Are you sure?

ECB calls for calm, says confidence will return

  Central bank and government attempts to rescue the financial system are working and confidence is poised to recover, European Central Bank policymakers said on Friday.


On yet another day of tumbling stock markets and see-sawing currencies, ECB policymakers said the volatility had nothing to do with whether a string of rescue plans were working or not. “If you add the extra strong measures taken by the Eurosystem and the French government measures, it is clear that it will have a very strong impact,” said ECB Governing Council member Christian Noyer after meeting local business leaders and bankers near Paris. Still, Bank of England Deputy Governor Charles Bean said in an interview published on Friday that it was still early days in terms of the impact of the crisis on the real economy. In the same vein, ECB Governing Council member Ewald Nowotny said although the worst of the financial crisis was now over, the prospect of a long European recession could mean further ECB interest rate cuts.

France’s Noyer called for composure and pointed to a gradual easing in money market rates as evidence that measures by central banks and governments were working. “How much time that will take (and) how things work out will also depend on the international economic environment ... but I believe the psychological impact is already there,” he said. His comments were echoed by Belgium’s Guy Quaden, who said government actions to tackle the crisis have laid the groundwork for a pick-up in confidence. In a speech to a bond market conference on Thursday night, Quaden said that high distrust among banks meant interbank lending remained tight. But central banks would do their utmost to support market liquidity for as long as necessary. “The Eurosystem has assumed an increasing intermediation role during this period of turbulence. With its actions and the guarantees offered by individual governments, conditions are in place for a pick-up in confidence,” Quaden said.

ECB Executive Board member Jose Manuel Gonzalez-Paramo also urged calm, saying market developments should not be taken as revealing “the true underlying reality.” “Let’s keep calm. Authorities can contribute to the worsening of confidence if they try to muddle through or panic, abandoning what their mandates are,” he said in Madrid.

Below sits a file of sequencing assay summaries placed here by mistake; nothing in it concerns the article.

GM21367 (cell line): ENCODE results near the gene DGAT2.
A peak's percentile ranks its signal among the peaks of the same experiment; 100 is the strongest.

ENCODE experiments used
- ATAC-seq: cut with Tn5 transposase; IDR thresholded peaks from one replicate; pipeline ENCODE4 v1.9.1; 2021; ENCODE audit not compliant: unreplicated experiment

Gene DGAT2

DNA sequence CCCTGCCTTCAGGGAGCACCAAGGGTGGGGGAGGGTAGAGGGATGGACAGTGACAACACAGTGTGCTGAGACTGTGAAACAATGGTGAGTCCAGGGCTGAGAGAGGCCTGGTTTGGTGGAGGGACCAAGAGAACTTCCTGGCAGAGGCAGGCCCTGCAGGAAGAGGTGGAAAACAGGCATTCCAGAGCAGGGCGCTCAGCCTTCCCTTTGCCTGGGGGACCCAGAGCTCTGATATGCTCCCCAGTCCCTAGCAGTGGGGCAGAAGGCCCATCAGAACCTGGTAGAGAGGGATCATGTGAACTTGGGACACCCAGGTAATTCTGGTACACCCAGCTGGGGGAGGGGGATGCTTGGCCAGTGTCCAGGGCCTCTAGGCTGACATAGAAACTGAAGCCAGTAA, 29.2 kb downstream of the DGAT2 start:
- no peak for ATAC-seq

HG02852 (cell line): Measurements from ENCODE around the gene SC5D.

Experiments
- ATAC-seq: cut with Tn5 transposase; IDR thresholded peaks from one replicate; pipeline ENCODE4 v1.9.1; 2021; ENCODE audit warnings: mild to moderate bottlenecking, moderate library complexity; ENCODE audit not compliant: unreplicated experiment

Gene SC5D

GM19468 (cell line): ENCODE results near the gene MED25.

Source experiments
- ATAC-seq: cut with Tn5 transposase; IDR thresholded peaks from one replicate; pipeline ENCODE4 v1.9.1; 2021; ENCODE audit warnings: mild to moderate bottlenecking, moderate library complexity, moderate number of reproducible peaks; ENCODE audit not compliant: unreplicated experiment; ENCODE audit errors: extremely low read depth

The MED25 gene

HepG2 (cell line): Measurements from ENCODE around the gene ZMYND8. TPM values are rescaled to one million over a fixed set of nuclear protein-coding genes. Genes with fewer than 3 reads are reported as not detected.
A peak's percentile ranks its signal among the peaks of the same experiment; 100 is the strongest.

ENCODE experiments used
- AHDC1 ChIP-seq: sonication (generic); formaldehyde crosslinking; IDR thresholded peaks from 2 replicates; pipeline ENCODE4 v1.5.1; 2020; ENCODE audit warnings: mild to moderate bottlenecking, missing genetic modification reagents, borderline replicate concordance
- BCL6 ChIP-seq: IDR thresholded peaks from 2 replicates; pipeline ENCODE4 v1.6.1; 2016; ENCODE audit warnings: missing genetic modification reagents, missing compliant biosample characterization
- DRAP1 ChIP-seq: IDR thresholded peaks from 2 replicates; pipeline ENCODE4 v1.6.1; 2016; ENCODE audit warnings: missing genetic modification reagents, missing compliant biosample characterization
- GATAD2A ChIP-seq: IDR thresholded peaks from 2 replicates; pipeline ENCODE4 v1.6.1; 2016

The ECB cut interest rates by 50 basis points on October 8 to 3.75% in tandem with other major central banks, and analysts expect further loosening given a slump in economic growth is dampening pressure on inflation. “While inflation remains relatively high, upside risks have moderated. We expect inflation to fall more quickly than previously foreseen,” said Gonzalez-Paramo.

Economists expect rates to hit 3.25% by the end of the year, with many major banks including Goldman Sachs shifting their call for a cut to come in November rather than December as previously expected. “If this morning’s drastic sell-off in equities should be extended into next week, there is a considerable probability of the ECB cutting rates before their November meeting, simply to signal that they are flexible and not tied down to a pre-set meetings schedule, even for unilateral rate cuts,” Goldman Sachs economist Erik Nielsen said. Some even say that should global markets spiral further down, then the world’s leading central banks could again coordinate rate cuts even before scheduled meetings take place as they did on October 8.

Austria’s Nowotny told CNBC it was difficult to predict whether the euro zone was entering an L-shaped or long recession. Asked whether the ECB could cut rates further, he said: “From the point of view of the ECB, we have our special mandate and we have to follow this so, in some cases, it might be a good thing to be coordinated and in other situations it might be necessary to go it alone.”

Gonzalez-Paramo said there was close cooperation to restore calm to markets, although he would not be drawn on further cuts. “We have seen cooperation (between the ECB and US Federal Reserve) becoming more intense and of a different quality. We have intensified collective monitoring and have taken coordinated steps to provide liquidity,” he said. (Reuters)